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Happy to be here . . . The du Plooys - Andries with Leroux (4) and Sarahann with Kathryn (6) - relax at their Oamaru home. PHOTO: SALLY BROOKER

There really is no place like home. In the latest instalment of our Welcome To Paradise series, Sally Brooker meets the du Plooys.

It’s a long way from Johannesburg to Oamaru – in more ways than one.

The du Plooy family made the move last year from the giant South African metropolis to the small North Otago town. On purpose.

Andries and Sarahann du Plooy had decided to seek somewhere new to live after becoming frustrated by conditions in their homeland.

Both had already lived overseas – Andries in Britain for about 18 months after completing university studies in marketing, journalism and literature (Afrikaans Dutch), and Sarahann in the United States for seven years, studying theatre at the University of California in Los Angeles (UCLA).

The couple had their own production house in Johannesburg, making a lot of television programmes. They were looking for sponsorship to take a popular regional show to a bigger company so it could go national.

They secured that sponsorship and finished production on the programme.

Sarahann’s brother moved to Auckland, then the South African finance minister’s actions caused the rand to crash.

“We’d been playing with the idea of going. That was the final push. We actively started looking.”

Although it had been wonderful to experience South Africa going ahead “in leaps and bounds” after apartheid was dismantled, corruption and criminality had now become part of everyday life, the du Plooys said.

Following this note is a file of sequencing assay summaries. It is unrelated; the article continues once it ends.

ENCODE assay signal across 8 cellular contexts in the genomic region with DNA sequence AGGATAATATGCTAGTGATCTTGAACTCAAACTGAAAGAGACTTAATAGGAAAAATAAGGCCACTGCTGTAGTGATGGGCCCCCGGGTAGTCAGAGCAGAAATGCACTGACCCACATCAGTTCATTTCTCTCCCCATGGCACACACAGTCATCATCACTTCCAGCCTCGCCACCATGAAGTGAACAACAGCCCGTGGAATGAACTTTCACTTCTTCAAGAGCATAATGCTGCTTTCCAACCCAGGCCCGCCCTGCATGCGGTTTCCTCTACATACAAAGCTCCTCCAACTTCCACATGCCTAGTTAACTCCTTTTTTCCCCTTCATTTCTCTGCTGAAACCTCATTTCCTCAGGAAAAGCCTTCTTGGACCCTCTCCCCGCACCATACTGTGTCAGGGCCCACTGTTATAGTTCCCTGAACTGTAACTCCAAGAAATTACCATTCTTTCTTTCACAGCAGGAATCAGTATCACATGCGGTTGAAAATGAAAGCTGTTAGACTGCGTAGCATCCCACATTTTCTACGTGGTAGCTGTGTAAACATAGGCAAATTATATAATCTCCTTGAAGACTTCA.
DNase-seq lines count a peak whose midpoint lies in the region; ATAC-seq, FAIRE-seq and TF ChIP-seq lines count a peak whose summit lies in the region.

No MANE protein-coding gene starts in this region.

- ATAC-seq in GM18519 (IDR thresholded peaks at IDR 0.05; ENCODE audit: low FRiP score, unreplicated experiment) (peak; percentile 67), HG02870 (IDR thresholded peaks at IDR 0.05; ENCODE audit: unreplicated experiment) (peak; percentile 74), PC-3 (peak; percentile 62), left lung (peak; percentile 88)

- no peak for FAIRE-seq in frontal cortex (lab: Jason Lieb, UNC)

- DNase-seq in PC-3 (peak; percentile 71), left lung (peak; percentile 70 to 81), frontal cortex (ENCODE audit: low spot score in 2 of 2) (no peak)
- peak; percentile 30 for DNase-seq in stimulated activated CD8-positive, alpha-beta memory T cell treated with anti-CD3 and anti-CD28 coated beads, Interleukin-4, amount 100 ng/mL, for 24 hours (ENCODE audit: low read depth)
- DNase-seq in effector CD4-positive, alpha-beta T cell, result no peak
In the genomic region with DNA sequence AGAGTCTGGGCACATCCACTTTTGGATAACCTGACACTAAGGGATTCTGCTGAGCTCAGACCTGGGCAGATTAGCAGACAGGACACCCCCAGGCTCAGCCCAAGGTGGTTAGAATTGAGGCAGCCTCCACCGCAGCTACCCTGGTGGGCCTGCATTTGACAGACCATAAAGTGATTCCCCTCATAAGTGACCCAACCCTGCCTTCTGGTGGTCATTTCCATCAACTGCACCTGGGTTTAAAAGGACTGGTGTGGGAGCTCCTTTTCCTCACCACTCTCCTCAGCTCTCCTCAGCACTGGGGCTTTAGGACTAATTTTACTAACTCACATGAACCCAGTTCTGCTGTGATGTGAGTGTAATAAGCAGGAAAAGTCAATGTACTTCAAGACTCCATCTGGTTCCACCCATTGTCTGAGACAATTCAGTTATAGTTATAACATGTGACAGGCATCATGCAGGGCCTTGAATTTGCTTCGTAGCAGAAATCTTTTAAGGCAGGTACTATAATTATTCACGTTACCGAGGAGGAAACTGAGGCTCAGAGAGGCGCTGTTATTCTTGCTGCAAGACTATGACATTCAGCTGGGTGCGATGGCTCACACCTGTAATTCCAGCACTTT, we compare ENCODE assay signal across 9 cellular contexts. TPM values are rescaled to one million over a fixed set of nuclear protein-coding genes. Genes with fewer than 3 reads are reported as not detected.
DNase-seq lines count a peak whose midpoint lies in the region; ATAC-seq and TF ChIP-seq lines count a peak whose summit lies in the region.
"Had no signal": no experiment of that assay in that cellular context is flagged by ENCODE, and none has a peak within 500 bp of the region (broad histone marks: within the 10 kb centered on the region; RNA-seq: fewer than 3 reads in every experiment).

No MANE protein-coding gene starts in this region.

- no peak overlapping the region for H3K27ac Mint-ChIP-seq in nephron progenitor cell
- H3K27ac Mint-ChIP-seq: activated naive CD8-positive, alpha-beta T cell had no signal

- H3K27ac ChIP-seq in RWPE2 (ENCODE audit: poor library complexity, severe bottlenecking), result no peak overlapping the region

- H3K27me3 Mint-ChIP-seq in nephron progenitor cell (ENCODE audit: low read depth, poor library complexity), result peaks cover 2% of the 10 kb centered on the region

Even if people worked really hard, they would not necessarily be rewarded for it, Andries said.

“In South Africa, it’s hard to do what you want.

“It’s a fight. There are lots of restrictions and red tape.”

They considered Canada, the United States, and Britain as possible places to start a new life.

“We decided on New Zealand. We had a barbecue with the family on a Sunday and told them we would go to New Zealand.”

Sarahann’s brother, a plumber, had found a job straight away. Andries arrived in Auckland in July 2016 and stayed with him for four months.

It was more difficult to find employment in marketing and advertising, because they were very culturally based, he said.

However, in one week he had two job offers. One was in Auckland, the other at Te Pari Products in Oamaru.

“We lived in a huge city. We decided to move for the lifestyle, to slow it down.”

Hence, the du Plooys chose Oamaru, where Andries is the marketing co-ordinator for Te Pari. The company makes award-winning animal handling and husbandry products in its premises at the northern edge of town and exports them around the world.

“There is a job where you can have it all,” Andries said.

He gets the advantages of living in a quiet town with views over both countryside and the harbour, plus the stimulus of working for a company with a strong international profile.

“It’s exciting. There’s a lot of fresh stuff happening in Oamaru.”

Sarahann has signed up for some of it, becoming employed at Whitestone City in the Victorian precinct. It showcases the town’s colonial history to visitors.

Their daughter, Kathryn (6), attends ballet classes and sports practices after school, and their son, Leroux (3), is making friends at Little Wonders day care.

The children have opportunities to work hard in New Zealand and to benefit from that, Andries said.

“You need to get satisfaction from your work; to be rewarded.”

They miss their home, family, and “all South Africans”, Sarahann said. And it was difficult keeping the children fluent in Afrikaans as well as English when they could only speak the former at home.

But there are no regrets.

“We wanted to go and see the world,” Sarahann said.

“We think life’s an adventure; you’ve got to live it. It broadens your horizons.”

“You see the bigger picture clearer,” Andries said.

Settling in was “not too difficult” Sarahann said. People had been welcoming and friendly.

“It’s the diaspora of the South Africans.”

“The world’s become a very small place,” Andries said. “With IT, and Facebook and so on, you can see everybody every day. You can actually live anywhere.”

He was pleased to live in a place where “Kiwi ingenuity” was such a valued commodity, he was marketing it to Australia.